Some embodiments concern a plurality of imaging x-ray sources disposed in a fixed relation with respect to one another, each of the plurality of imaging x-ray sources to emit a respective imaging x-ray, an x-ray detector to acquire x-ray absorption projections of an object, each of the x-ray absorption projections associated with an imaging x-ray emitted by a respective one of the plurality of imaging x-ray sources, and a processor to perform digital tomosynthesis using the x-ray absorption projections to generate a cross-sectional image of the object.
Some aspects may comprise emission of a respective imaging x-ray from each of a plurality of imaging x-ray sources disposed in a fixed relation with respect to one another, acquisition of x-ray absorption projections of an object, each of the x-ray absorption projections associated with an imaging x-ray emitted by a respective one of the plurality of imaging x-ray sources, and performance of digital tomosynthesis using the x-ray absorption projections to generate a cross-sectional image of the object.
The numerous objects and advantages of some embodiments may be better understood by those in the art by reference to the accompanying figures in which:
The following discussion is presented to enable a person in the art to make and use the present teachings. Various modifications to the illustrated embodiments will be readily apparent to those in the art, and the generic principles herein may be applied to other embodiments and applications without departing from the present teachings. Thus, the present teachings are to be accorded the widest scope consistent with the principles and features disclosed herein. The following detailed description is to be read with reference to the figures, in which like elements in different figures have like reference numerals. The figures, which are not necessarily to scale, depict selected embodiments and are not intended to limit the scope of the present teachings.
According to the Projection-Slice Theorem, the Fourier transform 106 of a projection 104 corresponds to the cross-sectional slice of the Fourier transform of the object 103 which intersects the origin having an angle θ 107 orthogonal to the x-rays 102.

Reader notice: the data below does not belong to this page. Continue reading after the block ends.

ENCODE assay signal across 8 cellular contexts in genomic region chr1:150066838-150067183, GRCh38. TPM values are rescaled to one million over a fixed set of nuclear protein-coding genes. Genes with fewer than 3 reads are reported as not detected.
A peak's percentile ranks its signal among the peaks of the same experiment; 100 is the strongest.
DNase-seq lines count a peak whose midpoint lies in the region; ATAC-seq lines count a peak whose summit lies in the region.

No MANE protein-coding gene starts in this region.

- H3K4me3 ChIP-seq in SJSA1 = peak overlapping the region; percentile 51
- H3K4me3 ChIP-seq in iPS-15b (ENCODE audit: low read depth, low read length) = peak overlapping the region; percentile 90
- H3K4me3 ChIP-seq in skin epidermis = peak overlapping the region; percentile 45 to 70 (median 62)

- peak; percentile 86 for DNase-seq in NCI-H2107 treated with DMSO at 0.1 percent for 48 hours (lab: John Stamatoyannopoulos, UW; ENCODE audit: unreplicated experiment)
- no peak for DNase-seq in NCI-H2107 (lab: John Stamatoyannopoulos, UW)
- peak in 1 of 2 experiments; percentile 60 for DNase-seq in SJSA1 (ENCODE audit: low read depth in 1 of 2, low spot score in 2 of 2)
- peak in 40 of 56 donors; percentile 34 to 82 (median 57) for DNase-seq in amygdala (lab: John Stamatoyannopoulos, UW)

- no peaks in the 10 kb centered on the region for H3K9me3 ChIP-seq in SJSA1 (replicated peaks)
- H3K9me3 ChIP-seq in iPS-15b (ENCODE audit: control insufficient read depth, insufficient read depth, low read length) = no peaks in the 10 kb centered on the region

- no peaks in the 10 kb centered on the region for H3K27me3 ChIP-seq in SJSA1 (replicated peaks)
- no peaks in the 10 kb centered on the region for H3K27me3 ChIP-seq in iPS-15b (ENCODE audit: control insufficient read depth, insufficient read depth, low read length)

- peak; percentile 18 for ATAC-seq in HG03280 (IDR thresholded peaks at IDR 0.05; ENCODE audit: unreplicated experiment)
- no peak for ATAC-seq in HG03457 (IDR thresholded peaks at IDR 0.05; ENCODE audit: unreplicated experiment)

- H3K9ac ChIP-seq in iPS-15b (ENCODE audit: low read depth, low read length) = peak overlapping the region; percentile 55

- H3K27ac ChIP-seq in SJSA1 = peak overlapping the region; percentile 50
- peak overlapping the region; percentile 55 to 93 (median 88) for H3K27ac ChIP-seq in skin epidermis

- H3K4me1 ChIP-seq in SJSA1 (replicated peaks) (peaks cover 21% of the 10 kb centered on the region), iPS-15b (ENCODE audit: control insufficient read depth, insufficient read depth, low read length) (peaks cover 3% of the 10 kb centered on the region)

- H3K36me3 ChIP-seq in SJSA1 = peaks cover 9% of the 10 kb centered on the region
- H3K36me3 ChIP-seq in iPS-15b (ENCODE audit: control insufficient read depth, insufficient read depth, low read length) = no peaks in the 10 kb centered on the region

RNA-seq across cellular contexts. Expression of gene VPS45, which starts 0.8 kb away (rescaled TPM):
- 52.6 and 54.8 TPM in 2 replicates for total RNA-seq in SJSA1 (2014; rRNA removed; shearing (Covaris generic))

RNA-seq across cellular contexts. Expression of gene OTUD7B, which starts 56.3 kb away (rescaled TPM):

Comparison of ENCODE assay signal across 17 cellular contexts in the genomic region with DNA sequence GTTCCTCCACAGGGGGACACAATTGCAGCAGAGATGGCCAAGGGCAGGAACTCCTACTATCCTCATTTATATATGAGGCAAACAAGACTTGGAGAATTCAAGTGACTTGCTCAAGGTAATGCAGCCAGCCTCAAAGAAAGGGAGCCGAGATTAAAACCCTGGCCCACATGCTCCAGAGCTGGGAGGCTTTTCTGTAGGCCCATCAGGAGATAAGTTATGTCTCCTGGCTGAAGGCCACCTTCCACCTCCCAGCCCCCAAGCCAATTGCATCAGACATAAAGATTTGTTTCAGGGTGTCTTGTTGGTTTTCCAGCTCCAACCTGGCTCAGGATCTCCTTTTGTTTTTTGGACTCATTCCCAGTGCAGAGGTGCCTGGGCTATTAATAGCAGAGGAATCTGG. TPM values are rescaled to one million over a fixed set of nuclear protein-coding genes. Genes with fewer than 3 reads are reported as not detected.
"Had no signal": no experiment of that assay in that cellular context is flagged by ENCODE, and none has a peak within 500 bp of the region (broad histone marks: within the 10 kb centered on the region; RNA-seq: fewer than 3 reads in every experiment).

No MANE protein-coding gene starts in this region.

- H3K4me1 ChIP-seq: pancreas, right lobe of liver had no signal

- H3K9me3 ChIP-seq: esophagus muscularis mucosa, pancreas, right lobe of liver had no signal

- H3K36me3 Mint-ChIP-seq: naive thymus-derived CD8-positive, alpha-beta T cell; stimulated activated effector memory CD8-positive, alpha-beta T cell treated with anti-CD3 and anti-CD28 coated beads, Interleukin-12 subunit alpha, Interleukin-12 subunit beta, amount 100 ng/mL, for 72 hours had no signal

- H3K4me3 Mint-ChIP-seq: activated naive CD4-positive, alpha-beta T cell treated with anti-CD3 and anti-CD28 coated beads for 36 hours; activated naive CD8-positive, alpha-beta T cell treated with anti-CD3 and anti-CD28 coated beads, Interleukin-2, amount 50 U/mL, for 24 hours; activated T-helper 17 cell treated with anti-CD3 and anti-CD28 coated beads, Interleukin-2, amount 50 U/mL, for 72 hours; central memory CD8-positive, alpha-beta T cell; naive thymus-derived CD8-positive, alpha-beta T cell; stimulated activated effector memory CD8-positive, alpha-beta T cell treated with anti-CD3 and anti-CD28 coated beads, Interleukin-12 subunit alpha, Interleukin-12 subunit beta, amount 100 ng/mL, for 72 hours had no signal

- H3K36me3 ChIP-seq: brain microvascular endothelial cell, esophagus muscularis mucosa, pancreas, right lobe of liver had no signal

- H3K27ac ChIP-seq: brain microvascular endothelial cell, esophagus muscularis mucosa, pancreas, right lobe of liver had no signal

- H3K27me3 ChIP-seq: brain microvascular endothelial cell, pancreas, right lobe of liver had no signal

Greater coverage of the source movement arc 202 will result in increased coverage of the Fourier space. When the source movement arc 202 reaches its natural limit of 180°, the sampling of the Fourier space is complete and the object 204 may be exactly reconstructed and the resolution of the DT image will approach that of a CT image. However, such an extensive sampling process is time consuming and may be less than desirable when lesser degrees of coverage are required.
In some embodiments, each x-ray source of the plurality of statically positioned x-ray sources 301 may be controlled by the x-ray source controller 306 to be fired in a sequential manner resulting in a corresponding tomographic image. Such a methodology allows for the acquisition of radiographic projections from multiple source locations without any physical source movement.
The x-ray sources 301 may comprise carbon nanotube field-emission electron sources. Such electron sources, and their methods of production, are described in the literature, for example in S. lijimia, Nature (London) 354, 56 (1991); W. A. de Heer et al, Science, 270, 1179-1180 (1995); and Q. H. Wang et al., Appl. Phys. Lett. 70 (24), 3308-3310, Jun. 16, 1997, the contents of which are hereby incorporated by reference. The use of such field-emission electron sources in x-ray tubes of the foregoing type has been found to enable the x-ray tubes to be miniaturized such as to be useful in many medical applications requiring high tube outputs without excessive heating. One feature of such carbon nanotube-enabled x-ray sources is their ability to be switched between enabled and disabled states at very high rates. Such rapid switching allows for frequency modulation of the resulting x-ray images.